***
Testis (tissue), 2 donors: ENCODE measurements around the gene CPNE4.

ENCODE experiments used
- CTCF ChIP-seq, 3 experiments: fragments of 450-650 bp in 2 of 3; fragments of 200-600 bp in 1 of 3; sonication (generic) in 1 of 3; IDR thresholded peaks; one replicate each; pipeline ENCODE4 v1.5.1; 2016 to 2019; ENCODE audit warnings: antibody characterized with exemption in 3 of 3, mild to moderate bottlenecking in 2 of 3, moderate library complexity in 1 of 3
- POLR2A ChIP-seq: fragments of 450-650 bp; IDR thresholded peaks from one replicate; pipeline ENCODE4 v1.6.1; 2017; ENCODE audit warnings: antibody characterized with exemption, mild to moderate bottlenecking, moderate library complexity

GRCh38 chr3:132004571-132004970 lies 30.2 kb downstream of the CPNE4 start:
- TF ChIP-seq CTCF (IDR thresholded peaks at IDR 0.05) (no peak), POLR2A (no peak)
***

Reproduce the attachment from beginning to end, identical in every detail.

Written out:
Testis (tissue), 2 donors: ENCODE measurements around the gene CPNE4.

ENCODE experiments used
- CTCF ChIP-seq, 3 experiments: fragments of 450-650 bp in 2 of 3; fragments of 200-600 bp in 1 of 3; sonication (generic) in 1 of 3; IDR thresholded peaks; one replicate each; pipeline ENCODE4 v1.5.1; 2016 to 2019; ENCODE audit warnings: antibody characterized with exemption in 3 of 3, mild to moderate bottlenecking in 2 of 3, moderate library complexity in 1 of 3
- POLR2A ChIP-seq: fragments of 450-650 bp; IDR thresholded peaks from one replicate; pipeline ENCODE4 v1.6.1; 2017; ENCODE audit warnings: antibody characterized with exemption, mild to moderate bottlenecking, moderate library complexity

GRCh38 chr3:132004571-132004970 lies 30.2 kb downstream of the CPNE4 start:
- TF ChIP-seq CTCF (IDR thresholded peaks at IDR 0.05) (no peak), POLR2A (no peak)